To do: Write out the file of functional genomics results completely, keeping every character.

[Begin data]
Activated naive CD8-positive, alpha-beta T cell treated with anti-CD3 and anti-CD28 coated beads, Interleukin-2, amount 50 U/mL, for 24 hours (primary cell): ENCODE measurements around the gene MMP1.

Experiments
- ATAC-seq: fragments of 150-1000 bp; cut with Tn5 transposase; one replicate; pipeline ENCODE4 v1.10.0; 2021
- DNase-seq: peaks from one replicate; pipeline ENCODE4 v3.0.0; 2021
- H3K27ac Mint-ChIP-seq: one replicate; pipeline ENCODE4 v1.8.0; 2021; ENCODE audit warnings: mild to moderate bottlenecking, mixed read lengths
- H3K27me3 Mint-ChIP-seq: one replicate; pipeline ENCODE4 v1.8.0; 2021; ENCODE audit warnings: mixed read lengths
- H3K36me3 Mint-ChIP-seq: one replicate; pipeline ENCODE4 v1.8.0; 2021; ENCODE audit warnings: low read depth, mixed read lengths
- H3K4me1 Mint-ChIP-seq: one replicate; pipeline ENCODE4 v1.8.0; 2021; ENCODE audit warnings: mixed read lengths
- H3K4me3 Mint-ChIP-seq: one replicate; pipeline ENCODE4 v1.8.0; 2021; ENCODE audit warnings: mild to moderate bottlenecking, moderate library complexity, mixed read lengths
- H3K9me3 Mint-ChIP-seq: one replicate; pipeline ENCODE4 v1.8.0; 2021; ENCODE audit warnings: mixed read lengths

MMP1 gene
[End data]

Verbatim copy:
Activated naive CD8-positive, alpha-beta T cell treated with anti-CD3 and anti-CD28 coated beads, Interleukin-2, amount 50 U/mL, for 24 hours (primary cell): ENCODE measurements around the gene MMP1.

Experiments
- ATAC-seq: fragments of 150-1000 bp; cut with Tn5 transposase; one replicate; pipeline ENCODE4 v1.10.0; 2021
- DNase-seq: peaks from one replicate; pipeline ENCODE4 v3.0.0; 2021
- H3K27ac Mint-ChIP-seq: one replicate; pipeline ENCODE4 v1.8.0; 2021; ENCODE audit warnings: mild to moderate bottlenecking, mixed read lengths
- H3K27me3 Mint-ChIP-seq: one replicate; pipeline ENCODE4 v1.8.0; 2021; ENCODE audit warnings: mixed read lengths
- H3K36me3 Mint-ChIP-seq: one replicate; pipeline ENCODE4 v1.8.0; 2021; ENCODE audit warnings: low read depth, mixed read lengths
- H3K4me1 Mint-ChIP-seq: one replicate; pipeline ENCODE4 v1.8.0; 2021; ENCODE audit warnings: mixed read lengths
- H3K4me3 Mint-ChIP-seq: one replicate; pipeline ENCODE4 v1.8.0; 2021; ENCODE audit warnings: mild to moderate bottlenecking, moderate library complexity, mixed read lengths
- H3K9me3 Mint-ChIP-seq: one replicate; pipeline ENCODE4 v1.8.0; 2021; ENCODE audit warnings: mixed read lengths

MMP1 gene